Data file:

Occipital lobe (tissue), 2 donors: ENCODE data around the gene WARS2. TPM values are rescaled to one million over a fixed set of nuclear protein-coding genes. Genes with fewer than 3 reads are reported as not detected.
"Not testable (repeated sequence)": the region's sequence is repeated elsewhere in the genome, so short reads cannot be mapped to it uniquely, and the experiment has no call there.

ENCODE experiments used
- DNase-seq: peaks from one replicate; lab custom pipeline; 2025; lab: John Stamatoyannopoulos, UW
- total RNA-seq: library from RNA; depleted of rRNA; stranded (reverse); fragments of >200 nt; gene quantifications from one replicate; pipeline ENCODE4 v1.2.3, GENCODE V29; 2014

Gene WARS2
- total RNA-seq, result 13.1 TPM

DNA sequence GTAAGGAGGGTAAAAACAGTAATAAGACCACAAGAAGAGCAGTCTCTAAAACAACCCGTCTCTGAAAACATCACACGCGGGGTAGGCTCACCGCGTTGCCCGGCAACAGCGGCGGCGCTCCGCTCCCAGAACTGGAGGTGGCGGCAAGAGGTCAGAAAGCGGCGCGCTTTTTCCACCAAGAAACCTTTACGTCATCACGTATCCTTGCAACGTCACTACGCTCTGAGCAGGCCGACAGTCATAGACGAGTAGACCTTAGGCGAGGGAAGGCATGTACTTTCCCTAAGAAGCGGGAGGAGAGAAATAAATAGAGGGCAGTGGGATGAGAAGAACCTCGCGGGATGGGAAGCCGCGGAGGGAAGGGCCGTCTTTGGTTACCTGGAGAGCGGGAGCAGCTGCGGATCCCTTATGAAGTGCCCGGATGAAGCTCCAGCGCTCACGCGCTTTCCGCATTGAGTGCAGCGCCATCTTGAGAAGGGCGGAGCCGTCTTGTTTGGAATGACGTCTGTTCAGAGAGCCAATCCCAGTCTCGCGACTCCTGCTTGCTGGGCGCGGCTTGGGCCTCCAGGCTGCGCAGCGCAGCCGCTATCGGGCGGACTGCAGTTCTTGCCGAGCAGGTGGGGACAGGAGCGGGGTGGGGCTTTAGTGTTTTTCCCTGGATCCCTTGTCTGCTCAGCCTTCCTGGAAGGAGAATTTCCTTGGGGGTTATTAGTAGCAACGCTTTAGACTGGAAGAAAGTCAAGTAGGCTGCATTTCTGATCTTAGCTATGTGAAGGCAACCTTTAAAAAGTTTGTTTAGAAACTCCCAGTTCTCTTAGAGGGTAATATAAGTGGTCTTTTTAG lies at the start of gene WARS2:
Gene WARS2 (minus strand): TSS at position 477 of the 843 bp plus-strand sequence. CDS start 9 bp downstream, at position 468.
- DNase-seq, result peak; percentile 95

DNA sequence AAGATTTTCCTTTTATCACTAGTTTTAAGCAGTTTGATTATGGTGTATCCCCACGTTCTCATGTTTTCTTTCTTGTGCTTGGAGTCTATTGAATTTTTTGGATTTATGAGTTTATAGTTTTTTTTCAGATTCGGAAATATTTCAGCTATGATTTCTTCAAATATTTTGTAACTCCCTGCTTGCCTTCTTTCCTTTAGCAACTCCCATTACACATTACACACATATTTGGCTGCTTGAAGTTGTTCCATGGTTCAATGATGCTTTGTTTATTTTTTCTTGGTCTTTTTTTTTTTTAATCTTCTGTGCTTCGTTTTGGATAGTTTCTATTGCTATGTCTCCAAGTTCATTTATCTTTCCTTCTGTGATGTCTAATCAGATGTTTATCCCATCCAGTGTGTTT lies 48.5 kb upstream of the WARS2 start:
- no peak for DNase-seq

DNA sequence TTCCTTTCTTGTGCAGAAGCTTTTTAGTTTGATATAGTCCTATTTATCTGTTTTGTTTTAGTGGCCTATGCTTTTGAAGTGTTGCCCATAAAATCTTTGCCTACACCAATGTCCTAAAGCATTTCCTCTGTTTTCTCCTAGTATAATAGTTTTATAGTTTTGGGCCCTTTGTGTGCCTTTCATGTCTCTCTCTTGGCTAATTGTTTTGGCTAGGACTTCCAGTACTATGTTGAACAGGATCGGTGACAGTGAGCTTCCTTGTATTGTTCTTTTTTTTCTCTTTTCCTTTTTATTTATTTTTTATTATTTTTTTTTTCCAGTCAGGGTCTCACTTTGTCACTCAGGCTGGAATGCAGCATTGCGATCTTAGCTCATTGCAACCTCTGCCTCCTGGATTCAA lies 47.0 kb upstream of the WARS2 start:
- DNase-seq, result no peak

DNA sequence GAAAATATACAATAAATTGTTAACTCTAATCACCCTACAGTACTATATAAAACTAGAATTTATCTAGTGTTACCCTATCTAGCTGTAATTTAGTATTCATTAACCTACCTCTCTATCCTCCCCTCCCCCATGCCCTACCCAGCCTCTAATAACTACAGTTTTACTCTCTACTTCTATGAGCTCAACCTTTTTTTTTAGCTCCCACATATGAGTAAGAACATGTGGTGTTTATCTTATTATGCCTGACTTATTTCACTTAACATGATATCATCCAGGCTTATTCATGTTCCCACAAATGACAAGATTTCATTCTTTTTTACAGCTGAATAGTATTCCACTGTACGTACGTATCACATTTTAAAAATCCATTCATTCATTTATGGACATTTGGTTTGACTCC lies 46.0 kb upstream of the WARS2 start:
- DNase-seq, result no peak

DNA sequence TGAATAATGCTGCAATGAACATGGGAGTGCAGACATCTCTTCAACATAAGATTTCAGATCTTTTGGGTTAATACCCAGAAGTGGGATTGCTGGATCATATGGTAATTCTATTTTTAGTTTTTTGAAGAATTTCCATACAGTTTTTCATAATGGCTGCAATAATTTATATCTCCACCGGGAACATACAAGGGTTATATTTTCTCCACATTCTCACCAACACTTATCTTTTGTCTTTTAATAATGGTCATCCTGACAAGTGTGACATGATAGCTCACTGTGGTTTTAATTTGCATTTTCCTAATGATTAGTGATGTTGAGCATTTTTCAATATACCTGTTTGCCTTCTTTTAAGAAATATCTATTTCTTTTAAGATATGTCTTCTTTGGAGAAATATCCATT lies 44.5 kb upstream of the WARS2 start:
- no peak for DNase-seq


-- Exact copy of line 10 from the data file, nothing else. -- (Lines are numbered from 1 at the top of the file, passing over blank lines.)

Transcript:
- DNase-seq, result peak; percentile 95